Haha. It wouldve been MUCH preferred..especially cause the story wouldve been better.

 

I was out with a guide..didnt think Id be wading, but we had super low tide so it was actually the better option. Needless to say I wore a cheap alternative to wading boots and paid. Both feet were tore up. Horrible.


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#9 Peterjay

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Posted 22 February 2013 - 11:11 AM

Just to add my $.02 worth: there's no such thing as too much protection. I saw (and received) some nasty wounds during my years as a commercial shellfish diver. It doesn't matter if it's the Northeast, Southeast, or wherever. Even something as harmless-looking as an oyster shell can slice you right to the bone. Virtually all saltwater critters have evolved tough defenses aimed at predators like us. It's always best to err on the side of caution, especially if you're a saltwater greenhorn.



#10 Chefben4

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Posted 22 February 2013 - 11:21 AM

 It's always best to err on the side of caution, especially if you're a saltwater greenhorn.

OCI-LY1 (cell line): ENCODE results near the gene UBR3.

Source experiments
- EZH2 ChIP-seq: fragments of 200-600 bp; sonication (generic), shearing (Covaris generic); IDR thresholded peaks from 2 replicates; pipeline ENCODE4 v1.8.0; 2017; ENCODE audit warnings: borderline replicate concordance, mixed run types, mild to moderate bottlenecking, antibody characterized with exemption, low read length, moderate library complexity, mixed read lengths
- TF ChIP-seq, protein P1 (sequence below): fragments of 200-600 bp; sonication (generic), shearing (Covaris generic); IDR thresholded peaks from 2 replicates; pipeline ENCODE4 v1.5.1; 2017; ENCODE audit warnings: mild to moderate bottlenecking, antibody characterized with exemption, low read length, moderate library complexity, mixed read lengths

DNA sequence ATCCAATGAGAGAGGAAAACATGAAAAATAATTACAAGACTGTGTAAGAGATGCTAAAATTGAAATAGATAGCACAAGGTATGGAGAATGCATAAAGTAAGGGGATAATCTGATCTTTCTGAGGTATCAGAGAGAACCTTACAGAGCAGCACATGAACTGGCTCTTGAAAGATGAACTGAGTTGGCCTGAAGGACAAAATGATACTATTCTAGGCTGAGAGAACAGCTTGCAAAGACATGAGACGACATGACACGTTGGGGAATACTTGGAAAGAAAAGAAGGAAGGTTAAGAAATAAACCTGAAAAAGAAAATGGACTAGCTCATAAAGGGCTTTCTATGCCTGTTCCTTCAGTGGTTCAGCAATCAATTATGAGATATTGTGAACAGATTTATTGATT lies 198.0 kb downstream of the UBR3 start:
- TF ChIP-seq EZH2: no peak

I think this was a shot at me. Peter.. you have one coming! laugh.png


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#11 FlyFishin'Jam

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Posted 22 February 2013 - 11:28 AM

I just use neoprene booties, but next few months am heading up north where there a a LOT of 1. Stonefish, 2. Blue ringed octopus, 3. Sea Wasps, 4. Sting rays...Probably need to get something with a more sturdy sole, i just love the neoprenes as the sand grains don't get in and rub at the flesh.

 

*edit* i forgot to mention the sharks, sea snakes, saltwater crocs...



#12 riffleriversteelheadslayer

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Posted 22 February 2013 - 11:59 AM

With all them dangers in the water Jam you might want to invest in a .50 caliber Desert Eagle


"Peace is that brief glorious moment in history when everybody stands around reloading".--Thomas Jefferson

 

There is no such thing as a blank day for a fisherman. It will be saved for him by the white-throated weasel, who watches his fishing from a hole in the wall under which is lying a fish that refused all flies; or by the excitment of identifying insects; or by the apple-bloosom in a nearby orchard; and no one would call that day a blank on which he has seen a king-fisher." -- Arthur Ransome Rod and Line, 1929